Colonel Mizner's command, with one piece of artillery, was ordered to take the advance on Friday morning, followed by Lee's brigade and that by Colonel Hatch. Considerable delay occurred in getting across the river, and Colonel Lee, having found a bridge near his camp, reached the main road on the south side of O'Tuck (as it is familiarly called), before the advance of Colonel Mizner's command. To avoid delay he was ordered to take the advance, and did so, followed by Colonel Mizner's command, and his by that of Colonel Hatch's. Thus the entire command was concentrated, and, from the absence of parallel roads, compelled to move on the same road.
About 2 o'clock the head of the column came up with the rear of the enemy and pressed him sharply. Having discovered a small party of rebel cavalry on our right carefully watching our movements, a detachment was sent to dislodge it, and an order was sent to Colonel Lee, at the head of the column, to move cautiously, throw out strong flankers at the head of each of their commands.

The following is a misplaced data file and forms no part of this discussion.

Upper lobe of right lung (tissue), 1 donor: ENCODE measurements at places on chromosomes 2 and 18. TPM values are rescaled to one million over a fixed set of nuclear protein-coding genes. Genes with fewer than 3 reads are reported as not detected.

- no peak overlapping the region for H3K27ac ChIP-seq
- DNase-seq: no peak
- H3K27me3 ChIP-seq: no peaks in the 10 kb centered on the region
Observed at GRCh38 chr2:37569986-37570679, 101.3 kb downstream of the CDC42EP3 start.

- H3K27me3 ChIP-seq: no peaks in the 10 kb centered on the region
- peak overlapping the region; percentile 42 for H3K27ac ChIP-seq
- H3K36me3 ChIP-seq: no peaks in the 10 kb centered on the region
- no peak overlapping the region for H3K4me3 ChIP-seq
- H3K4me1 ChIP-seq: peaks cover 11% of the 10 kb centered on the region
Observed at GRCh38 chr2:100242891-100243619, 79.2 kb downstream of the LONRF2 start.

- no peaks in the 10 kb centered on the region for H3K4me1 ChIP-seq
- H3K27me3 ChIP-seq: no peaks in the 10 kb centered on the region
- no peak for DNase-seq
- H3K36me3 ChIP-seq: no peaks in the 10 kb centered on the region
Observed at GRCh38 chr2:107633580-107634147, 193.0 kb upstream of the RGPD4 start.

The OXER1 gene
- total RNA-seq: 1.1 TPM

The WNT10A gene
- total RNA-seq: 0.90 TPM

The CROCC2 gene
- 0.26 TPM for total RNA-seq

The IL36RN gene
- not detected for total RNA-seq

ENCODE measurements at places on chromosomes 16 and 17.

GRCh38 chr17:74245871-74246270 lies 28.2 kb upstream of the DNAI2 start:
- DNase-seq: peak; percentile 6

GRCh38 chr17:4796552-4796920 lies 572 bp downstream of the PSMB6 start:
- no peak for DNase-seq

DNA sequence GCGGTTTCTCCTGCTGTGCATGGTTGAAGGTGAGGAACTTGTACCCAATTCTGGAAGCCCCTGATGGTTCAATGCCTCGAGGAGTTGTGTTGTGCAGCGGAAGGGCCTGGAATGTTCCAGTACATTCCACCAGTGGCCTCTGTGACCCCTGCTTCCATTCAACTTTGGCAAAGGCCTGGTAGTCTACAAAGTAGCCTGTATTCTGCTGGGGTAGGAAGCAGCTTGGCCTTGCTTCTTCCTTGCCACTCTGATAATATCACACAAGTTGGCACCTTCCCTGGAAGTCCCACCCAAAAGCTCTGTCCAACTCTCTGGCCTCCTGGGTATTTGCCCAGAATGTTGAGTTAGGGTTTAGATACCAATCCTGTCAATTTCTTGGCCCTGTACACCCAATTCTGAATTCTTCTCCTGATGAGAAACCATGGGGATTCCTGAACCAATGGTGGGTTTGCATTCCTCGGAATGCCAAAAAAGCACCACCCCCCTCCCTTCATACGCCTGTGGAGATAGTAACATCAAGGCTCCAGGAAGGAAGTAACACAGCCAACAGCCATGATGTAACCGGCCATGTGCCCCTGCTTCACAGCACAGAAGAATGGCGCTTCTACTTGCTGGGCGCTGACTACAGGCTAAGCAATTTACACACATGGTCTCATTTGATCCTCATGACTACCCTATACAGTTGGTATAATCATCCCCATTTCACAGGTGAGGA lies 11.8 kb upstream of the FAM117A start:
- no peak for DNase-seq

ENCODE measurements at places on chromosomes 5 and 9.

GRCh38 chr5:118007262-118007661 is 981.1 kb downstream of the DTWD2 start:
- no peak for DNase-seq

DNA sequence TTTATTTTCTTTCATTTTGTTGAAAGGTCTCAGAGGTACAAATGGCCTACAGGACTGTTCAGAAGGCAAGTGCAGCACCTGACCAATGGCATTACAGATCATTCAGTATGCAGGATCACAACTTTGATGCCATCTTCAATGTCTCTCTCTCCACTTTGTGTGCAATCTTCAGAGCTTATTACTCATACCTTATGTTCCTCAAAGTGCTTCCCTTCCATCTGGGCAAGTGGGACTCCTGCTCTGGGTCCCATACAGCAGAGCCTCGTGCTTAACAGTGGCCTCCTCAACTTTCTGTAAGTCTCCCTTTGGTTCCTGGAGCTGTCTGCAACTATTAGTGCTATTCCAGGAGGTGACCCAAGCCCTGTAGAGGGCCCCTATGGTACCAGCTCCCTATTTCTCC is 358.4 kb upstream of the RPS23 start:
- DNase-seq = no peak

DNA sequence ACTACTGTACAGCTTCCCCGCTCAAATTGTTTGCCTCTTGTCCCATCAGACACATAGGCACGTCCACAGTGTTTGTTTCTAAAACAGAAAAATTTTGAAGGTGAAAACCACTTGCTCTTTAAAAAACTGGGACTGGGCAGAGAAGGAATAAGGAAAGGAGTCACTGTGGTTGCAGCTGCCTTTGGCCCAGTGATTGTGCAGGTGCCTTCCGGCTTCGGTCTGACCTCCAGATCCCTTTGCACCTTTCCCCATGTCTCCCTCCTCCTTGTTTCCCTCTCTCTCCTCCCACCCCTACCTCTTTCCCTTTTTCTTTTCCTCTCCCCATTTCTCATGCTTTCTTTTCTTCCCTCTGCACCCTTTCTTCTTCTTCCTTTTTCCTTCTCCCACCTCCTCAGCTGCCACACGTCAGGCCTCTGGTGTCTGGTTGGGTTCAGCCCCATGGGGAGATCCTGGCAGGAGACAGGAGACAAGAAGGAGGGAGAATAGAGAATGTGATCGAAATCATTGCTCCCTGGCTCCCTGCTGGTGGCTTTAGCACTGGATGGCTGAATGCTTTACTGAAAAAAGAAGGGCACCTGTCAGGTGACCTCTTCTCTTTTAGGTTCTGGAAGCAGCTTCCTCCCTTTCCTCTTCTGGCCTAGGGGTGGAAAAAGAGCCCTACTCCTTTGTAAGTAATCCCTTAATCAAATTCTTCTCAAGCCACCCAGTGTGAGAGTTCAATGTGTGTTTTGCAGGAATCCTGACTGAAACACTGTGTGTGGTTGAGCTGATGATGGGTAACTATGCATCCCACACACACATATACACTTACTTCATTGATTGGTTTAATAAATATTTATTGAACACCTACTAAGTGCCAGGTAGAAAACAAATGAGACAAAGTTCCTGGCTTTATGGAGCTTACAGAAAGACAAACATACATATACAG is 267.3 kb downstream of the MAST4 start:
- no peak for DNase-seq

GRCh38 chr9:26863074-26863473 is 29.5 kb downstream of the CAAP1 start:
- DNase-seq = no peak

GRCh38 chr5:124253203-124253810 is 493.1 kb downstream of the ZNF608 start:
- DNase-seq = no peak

Riding rapidly to the front I found one piece of artillery moving cautiously forward and now and then throwing a shell beyond our skirmishers as they steadily advanced. About one mile from Coffeeville a few shells were thrown to the front, when suddenly the enemy opened at short range upon our position with shell, using I think four pieces of artillery, perhaps six. At the same time his infantry in line opened at short range upon our advanced dismounted skirmishers with rapid volleys, while heavy skirmishing was in progress on both flanks of the head of our column and extending to the rear of the head of the column. From all this it was quiet evident that we had encountered a heavier force than we were able to combat, under the jaded condition of our men and horses. Colonel Lee was ordered to fall back steadily in the center and strong parties were at once sent to the support of our skirmishers on the right and left flanks. The column was faced to the rear and Colonels Mizner and Hatch were ordered to form successive supporting lines of detachments on each side of the road to cover the retreat of our skirmishers and check the advance of the enemy on the main road. The enemy pressing hard upon our retiring forces, the moving back of the led horses of the dismounted men and the reversal of the wagons and ambulances occasioned considerable confusion, though no indication whatever of panic were at any time perceptible. Our flank was repeatedly attacked by the enemy's infantry, but our flankers as often succeeded in repulsing them. The column was steadily withdrawn about a mile and a half to the rear to an open field, when the fighting ceased. Night having come on in the meantime the column was halted at this point, a strong rear guard sent back to watch the enemy and check his pursuit if attempted, while suitable parties were detached to watch the approaches on the right and left flanks of the rear. Having waited about an hour to enable our dismounted men to find and mount their horses, the division was marched back to the camps which it had occupied the night before, arriving there about 11 pm. Here I at first thought of resting the next day and sending scouting parties toward Coffeeville, but upon the advice of Colonel Lee the command was moved early the next morning of the 6th to Yockna River, crossing the Prophet Bridge, about 6 miles distant from Water Valley. The command was encamped so as to watch the approaches and gather forage.